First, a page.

Egypt's prisons breeding ground for radicalisation says freed prisoner Ibrahim Halawa
An Irish citizen recently released after being imprisoned for four years in Egypt described how dozens of his cellmates became radicalised and sympathetic to the views of the Islamic State during his time in prison.
Ibrahim Halawa was only seventeen years old when he was arrested by Egyptian security forces for protesting against the removal of the democratically elected Islamist-leaning President Mohamed Morsi.
Speaking to AP, Halawa described how regular beatings with bars and metal chains during captivity led him and others to the brink of despair.
"In the beginning, no one had even heard of Daesh, but by the time I left, maybe 20 percent were openly supporting their ideas," he said, using an Arabic name for IS.
"It could have been just talk - many of them were engineers, students and doctors who just wanted to get home to their families - but after all those years of being in jail with no explanation, many wanted revenge.”
Since the army removed Egypt's first democratically-elected president Mohammad Morsi in 2013, extremist groups have stepped up attacks on the military, police positions and Egypt's Coptic Christian minority.
IS boasts a powerful affiliate in Egypt's northern Sinai. Last month, Egypt witnessed its deadliest assault by extremists in its modern history when a devastating militant attack on a mosque killed 305 people.
Following last month's deadly attack, President Abdel Fattah al-Sisi ordered Egypt's army to restore security to the restive peninsula within three months, demanding "complete brutal force."
|President Sisi previously said that there were no political prisoners in Egypt. Human right groups estimate there are nearly 60,000 political prisoners currently held.|
Meanwhile, security forces continue to crackdown on dissent using "systematic and widespread" force.
President Sisi previously said that there were no political prisoners in Egypt. Human right groups estimate there are nearly 60,000 political prisoners currently held.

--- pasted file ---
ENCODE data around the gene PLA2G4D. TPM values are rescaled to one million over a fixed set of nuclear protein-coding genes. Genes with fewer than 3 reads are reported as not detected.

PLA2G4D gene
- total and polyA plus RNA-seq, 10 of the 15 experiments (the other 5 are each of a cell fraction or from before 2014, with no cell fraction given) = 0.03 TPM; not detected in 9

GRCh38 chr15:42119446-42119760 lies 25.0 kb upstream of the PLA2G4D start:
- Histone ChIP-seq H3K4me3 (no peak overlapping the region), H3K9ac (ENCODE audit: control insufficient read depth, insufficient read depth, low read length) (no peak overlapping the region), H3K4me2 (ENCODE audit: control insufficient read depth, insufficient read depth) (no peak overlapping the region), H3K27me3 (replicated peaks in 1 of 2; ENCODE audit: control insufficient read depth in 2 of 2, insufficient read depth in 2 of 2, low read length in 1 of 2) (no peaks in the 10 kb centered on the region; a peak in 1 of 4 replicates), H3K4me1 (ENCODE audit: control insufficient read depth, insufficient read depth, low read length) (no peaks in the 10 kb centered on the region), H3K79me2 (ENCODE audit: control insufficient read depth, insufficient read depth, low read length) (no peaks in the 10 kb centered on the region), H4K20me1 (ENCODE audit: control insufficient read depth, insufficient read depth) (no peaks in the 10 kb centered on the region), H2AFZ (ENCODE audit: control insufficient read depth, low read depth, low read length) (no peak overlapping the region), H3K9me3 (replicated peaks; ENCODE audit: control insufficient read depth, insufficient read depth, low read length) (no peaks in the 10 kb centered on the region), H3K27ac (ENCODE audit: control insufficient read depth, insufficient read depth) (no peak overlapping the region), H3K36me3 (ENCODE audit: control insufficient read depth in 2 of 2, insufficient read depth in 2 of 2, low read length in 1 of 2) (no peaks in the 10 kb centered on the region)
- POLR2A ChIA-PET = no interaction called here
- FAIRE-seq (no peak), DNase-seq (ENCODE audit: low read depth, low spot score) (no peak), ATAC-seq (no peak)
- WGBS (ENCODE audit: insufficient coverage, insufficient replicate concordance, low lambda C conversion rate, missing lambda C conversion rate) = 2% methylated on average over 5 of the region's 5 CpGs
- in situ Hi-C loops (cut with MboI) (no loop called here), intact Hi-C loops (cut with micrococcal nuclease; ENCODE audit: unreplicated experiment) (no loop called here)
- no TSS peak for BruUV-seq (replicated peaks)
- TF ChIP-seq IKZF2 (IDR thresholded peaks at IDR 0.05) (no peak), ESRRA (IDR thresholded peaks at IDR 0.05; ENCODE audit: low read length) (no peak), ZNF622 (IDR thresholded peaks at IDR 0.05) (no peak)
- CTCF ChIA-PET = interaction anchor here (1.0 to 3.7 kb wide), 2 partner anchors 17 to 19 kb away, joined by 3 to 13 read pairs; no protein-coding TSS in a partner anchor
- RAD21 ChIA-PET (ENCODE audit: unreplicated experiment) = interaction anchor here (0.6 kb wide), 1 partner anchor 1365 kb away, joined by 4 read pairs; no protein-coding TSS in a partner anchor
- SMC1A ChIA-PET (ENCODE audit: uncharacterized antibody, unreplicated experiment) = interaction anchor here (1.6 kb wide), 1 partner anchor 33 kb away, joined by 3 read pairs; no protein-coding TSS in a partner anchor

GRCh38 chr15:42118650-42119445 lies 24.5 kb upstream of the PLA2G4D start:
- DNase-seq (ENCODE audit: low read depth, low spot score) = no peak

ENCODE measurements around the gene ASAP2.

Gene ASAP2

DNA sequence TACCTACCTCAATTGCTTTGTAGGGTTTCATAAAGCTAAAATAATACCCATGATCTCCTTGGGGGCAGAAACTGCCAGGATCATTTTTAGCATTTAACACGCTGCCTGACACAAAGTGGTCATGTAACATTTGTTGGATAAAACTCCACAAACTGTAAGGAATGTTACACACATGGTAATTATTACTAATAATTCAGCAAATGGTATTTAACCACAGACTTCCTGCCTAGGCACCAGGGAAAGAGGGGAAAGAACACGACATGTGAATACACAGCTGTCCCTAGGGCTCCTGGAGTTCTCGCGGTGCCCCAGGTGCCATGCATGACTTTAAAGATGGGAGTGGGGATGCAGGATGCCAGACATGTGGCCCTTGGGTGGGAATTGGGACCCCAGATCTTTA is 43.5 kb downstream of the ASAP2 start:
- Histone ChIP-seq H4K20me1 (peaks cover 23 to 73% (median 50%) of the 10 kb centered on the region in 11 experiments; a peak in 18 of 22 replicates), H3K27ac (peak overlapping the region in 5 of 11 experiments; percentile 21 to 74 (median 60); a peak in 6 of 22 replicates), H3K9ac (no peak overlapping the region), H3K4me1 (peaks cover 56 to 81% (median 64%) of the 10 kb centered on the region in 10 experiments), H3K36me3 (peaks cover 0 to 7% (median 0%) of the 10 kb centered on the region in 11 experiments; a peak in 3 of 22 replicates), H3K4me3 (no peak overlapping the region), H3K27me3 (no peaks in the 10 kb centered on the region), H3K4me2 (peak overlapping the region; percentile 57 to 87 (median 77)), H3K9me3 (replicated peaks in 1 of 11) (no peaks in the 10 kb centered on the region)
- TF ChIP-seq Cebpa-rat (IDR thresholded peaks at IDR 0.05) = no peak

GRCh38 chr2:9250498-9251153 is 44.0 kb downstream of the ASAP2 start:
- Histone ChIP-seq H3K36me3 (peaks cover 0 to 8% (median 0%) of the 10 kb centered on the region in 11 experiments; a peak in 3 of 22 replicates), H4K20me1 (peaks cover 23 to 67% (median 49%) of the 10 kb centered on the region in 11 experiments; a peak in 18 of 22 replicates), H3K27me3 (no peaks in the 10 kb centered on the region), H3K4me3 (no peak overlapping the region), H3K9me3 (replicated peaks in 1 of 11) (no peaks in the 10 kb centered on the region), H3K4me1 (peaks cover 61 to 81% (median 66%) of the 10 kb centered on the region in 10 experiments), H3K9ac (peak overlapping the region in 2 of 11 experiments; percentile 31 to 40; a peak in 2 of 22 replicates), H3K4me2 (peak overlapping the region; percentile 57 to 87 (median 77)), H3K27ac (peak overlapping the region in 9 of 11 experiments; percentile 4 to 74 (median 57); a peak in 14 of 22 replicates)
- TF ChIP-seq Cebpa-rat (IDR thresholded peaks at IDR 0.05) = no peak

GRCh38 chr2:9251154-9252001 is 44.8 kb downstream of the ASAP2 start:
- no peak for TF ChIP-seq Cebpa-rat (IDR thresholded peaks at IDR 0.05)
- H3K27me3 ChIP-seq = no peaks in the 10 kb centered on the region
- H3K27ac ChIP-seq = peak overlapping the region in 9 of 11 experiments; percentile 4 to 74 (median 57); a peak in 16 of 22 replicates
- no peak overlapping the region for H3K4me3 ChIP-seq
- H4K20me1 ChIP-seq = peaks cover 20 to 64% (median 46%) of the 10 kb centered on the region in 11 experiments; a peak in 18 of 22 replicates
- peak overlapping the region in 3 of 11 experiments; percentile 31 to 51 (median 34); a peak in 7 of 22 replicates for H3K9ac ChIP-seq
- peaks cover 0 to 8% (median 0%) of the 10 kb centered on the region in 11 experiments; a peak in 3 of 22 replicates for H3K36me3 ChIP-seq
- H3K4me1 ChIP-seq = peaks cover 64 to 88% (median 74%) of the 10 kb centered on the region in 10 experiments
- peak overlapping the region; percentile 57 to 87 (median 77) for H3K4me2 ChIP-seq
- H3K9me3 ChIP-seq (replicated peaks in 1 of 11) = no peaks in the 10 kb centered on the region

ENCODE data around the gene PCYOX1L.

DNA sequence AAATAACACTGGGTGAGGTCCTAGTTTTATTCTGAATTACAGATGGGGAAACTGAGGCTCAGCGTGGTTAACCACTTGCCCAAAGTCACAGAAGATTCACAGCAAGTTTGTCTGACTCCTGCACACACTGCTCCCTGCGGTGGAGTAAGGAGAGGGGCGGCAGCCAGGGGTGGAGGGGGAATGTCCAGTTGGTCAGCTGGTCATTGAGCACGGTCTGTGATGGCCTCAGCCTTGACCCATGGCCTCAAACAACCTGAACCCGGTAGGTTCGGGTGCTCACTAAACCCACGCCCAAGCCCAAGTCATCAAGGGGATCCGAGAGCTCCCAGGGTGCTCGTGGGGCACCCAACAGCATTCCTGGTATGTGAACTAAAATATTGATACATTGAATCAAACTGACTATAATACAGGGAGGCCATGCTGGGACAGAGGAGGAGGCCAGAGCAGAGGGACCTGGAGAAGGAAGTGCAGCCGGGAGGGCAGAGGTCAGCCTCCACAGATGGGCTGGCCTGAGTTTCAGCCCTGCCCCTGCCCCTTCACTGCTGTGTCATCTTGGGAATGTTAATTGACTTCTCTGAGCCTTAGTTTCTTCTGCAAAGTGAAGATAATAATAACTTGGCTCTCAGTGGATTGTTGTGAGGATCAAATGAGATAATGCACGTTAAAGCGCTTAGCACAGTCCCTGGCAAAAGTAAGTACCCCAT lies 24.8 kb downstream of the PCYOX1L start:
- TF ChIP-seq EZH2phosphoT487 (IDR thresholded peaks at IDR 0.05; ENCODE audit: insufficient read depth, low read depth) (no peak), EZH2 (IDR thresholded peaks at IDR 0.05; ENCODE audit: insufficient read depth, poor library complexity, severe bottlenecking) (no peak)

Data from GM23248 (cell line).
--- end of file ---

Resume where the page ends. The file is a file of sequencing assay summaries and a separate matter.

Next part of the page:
Halawa explained that prison officials repeatedly referred to him and his cellmates as "political prisoners", writing it on over-crowded cells.
"The prisons were packed - originally there were many members of the Muslim Brotherhood and April 6 but new people were always coming in," he said.
"Toward the end, the guards became really rough with us because they saw people who left were returning still politicised, posting their views on Facebook."
Halawa was arrested with his two sisters in the summer of 2013, days after the Egyptian army had cleared out the pro-democracy sit-in at Rabaa Square.
In Egypt's worst massacre in recent history, Human Rights Watch documented the death of over 800 people that day, with other right groups estimating it at 2500.
The 21-year-old, who has been held without trial for almost four years, went on hunger strike to protest his detention and needed to be treated for a heart condition early in the year after his situation deteriorated.
His trial was adjourned twenty times, and serious concerns about his health and the prison's dire condition were raised repeatedly.
In the prisons, the torture epidemic is nothing short of 'crime against humanity'. Human Rights Watch found that Egypt's regular police and national security officers routinely torture political detainees with techniques that include beatings, electric shocks, stress positions, and sometimes rape.
Security forces in Egypt enjoy a culture of near total impunity, allowing for the widespread and systematic torture present in Sisi's cells.